Advanced nuclear innovators, clean energy advocates, and policymakers set out some ambitious initial policy goals to get advanced nuclear innovation moving. Now, the U.S. government must take the next step and commit to creating a 2.0 version of advanced nuclear innovation policy. This will require providing the infrastructure and funding to develop and commercialize multiple American advanced nuclear power plants by the end of the next decade.

THE CLOCK IS TICKING: CLIMATE AND SECURITY CONCERNS

Whether it’s the United Nations Intergovernmental Panel on Climate Change (IPCC) Report released in October 2018 or the U.S. government’s National Climate Assessment released in November 2018, analysis is more stark than ever that we must take decisive action right away to address climate change.8 This means taking every step possible to eliminate climate pollution and limit warming to 1.5 degrees Celsius. That should include accelerating the development of advanced nuclear to provide power, process heat, and other services that can displace fossil fuels in the developed world and help meet growing energy demand in emerging markets.

As the recent climate assessments, along with new reports from the Union of Concerned Scientists and The Nature Conservancy, made amply clear, nuclear should be a part of the climate solution.9 We do not have the luxury of picking and choosing the perfect solutions – we need every option that will get us to net zero carbon emissions as quickly and affordably as possible. Advanced nuclear could play a critical role in getting there. It can complement renewables, efficiency, storage, and carbon capture for electricity generation, and provide power in remote locations. It can also provide desalination, hydrogen production, and process heat for some industries that currently rely on dirty fossil fuels.10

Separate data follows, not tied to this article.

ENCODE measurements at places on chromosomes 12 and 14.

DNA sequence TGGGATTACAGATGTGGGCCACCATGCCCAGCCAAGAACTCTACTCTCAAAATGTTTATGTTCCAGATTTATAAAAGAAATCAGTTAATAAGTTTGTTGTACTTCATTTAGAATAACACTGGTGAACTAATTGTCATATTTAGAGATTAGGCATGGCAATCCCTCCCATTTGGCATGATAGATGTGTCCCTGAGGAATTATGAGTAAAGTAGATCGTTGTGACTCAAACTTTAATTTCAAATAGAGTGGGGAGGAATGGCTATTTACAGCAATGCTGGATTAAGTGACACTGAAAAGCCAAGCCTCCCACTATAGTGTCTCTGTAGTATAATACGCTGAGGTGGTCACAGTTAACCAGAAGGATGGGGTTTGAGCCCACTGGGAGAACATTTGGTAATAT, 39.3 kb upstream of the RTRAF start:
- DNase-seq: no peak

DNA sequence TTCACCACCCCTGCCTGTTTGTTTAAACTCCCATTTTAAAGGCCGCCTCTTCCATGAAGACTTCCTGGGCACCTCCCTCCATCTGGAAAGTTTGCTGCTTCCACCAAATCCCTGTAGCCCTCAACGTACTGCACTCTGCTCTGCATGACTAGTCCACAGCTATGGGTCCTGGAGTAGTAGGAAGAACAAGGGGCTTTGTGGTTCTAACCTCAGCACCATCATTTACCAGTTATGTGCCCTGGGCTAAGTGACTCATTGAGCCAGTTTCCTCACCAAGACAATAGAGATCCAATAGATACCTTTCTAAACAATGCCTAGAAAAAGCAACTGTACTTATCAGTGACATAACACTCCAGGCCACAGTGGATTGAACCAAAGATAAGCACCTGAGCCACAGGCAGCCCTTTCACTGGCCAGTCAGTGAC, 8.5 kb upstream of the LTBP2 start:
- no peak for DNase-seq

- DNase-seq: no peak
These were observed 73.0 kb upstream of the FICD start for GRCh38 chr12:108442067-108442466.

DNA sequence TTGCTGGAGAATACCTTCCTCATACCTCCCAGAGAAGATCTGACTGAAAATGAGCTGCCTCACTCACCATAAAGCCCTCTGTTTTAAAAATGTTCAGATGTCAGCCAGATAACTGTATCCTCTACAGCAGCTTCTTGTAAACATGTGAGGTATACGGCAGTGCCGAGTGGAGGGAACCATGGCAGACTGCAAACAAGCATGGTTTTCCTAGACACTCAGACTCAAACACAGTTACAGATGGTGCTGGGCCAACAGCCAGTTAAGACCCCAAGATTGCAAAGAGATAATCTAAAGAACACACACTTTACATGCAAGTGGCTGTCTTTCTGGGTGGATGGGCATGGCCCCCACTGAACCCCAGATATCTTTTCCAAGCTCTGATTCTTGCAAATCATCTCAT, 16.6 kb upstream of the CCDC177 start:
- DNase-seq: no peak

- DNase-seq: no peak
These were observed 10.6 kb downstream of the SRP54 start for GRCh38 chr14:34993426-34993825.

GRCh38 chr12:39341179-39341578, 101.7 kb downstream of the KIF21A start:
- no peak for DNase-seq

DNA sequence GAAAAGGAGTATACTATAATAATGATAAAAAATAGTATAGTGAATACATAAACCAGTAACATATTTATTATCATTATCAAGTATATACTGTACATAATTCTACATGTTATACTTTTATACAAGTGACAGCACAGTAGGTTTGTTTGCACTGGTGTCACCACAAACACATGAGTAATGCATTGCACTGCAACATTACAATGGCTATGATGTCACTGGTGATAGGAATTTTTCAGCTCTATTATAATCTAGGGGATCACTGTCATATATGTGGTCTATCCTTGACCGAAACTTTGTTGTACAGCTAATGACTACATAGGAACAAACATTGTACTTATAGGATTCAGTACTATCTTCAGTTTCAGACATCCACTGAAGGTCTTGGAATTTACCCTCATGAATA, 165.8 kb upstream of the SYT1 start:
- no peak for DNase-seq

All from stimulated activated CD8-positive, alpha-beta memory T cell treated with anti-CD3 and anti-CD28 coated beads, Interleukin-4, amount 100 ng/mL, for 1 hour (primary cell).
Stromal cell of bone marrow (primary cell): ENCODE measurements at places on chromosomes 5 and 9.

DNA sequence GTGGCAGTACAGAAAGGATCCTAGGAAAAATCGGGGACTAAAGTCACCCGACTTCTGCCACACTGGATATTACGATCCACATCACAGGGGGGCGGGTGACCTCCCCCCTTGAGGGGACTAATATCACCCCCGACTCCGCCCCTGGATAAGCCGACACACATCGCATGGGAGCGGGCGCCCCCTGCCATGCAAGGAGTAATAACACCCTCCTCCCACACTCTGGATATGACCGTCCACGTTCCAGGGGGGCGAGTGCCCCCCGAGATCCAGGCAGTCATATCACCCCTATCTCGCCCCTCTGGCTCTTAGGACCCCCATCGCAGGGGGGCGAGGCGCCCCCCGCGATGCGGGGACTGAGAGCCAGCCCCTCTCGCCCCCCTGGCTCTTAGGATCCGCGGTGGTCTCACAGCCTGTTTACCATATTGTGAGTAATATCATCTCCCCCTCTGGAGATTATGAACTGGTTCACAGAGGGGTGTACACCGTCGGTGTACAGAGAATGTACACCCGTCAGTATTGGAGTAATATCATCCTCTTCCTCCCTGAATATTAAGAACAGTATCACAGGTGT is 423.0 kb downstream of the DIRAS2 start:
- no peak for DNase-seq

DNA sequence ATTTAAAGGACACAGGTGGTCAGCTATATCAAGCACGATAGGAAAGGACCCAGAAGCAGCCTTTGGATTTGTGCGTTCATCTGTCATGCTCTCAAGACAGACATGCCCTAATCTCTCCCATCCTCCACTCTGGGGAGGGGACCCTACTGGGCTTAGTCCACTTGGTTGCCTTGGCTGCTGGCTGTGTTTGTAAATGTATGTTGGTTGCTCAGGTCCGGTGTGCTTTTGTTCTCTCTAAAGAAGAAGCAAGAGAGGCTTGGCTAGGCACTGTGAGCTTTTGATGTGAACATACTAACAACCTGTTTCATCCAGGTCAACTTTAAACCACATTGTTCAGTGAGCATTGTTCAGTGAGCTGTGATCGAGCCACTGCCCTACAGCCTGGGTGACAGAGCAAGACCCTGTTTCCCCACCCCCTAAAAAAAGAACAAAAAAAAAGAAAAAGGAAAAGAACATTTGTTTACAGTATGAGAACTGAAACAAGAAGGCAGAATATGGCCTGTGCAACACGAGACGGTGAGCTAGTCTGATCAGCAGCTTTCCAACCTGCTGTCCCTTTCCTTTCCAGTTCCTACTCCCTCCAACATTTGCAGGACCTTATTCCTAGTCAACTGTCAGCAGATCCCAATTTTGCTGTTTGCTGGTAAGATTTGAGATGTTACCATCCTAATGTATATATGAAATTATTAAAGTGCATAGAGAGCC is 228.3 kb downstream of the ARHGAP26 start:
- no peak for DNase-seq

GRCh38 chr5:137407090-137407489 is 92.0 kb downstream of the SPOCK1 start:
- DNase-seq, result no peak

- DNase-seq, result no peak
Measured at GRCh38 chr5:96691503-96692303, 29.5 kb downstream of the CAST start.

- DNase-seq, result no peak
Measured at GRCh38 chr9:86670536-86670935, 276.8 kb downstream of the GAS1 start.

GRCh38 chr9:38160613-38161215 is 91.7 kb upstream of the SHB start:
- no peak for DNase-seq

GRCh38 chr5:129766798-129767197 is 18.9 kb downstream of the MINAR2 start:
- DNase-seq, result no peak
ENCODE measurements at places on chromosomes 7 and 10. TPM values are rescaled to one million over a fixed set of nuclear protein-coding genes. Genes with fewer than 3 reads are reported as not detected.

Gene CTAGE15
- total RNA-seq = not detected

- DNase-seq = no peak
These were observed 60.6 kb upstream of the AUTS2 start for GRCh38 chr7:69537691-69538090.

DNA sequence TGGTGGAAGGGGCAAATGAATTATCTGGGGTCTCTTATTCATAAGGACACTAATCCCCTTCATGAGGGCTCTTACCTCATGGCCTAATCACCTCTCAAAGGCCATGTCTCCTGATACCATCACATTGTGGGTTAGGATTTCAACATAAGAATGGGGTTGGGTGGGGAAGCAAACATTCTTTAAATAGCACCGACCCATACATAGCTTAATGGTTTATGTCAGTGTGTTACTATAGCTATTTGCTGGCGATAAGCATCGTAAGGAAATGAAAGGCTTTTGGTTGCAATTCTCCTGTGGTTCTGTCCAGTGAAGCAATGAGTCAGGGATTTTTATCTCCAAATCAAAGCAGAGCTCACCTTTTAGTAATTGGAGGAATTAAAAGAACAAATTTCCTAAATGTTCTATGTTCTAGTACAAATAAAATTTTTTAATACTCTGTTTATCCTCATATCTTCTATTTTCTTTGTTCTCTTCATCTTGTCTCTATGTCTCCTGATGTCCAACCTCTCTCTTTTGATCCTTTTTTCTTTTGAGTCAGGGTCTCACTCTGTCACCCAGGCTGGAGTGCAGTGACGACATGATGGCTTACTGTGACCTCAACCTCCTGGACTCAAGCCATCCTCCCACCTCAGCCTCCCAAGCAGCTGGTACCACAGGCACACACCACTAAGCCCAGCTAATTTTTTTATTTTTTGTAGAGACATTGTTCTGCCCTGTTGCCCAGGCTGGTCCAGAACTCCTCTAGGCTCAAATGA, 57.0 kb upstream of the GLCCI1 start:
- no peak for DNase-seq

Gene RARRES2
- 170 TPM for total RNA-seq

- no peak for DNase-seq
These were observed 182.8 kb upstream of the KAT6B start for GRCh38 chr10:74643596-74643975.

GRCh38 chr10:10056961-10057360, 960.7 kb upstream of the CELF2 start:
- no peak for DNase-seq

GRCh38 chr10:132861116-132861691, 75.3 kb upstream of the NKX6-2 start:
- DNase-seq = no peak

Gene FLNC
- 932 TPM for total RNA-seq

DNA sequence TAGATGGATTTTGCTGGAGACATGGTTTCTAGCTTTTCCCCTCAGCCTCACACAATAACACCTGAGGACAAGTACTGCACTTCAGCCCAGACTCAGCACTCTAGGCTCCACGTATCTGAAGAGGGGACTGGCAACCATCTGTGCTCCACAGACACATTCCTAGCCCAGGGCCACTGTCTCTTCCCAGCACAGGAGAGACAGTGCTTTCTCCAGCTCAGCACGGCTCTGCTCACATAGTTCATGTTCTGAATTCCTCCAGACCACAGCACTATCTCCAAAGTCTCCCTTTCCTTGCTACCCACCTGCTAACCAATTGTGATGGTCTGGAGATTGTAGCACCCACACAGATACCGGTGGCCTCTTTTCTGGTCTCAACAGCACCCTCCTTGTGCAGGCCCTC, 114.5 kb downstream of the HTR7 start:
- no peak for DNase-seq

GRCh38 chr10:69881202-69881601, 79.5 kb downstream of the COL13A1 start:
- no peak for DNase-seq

As mentioned, the United States is making good headway toward the development and deployment of advanced nuclear—but it is not alone in this pursuit. The Chinese and Russians are using their nuclear technology to develop important, long-term relationships with neighbors and potential allies. Both countries have long understood the geopolitical importance of energy resources. When their state-owned companies sell a reactor to a developing country, they often promise to sell the fuel, take back the waste, and service and operate the reactors for many decades. This gives these governments multi-decade strategic relationships that can reshape geopolitical alliances.11 Both countries are aggressively developing new reactor designs to capture the emerging market for advanced nuclear and the global influence that will come with it.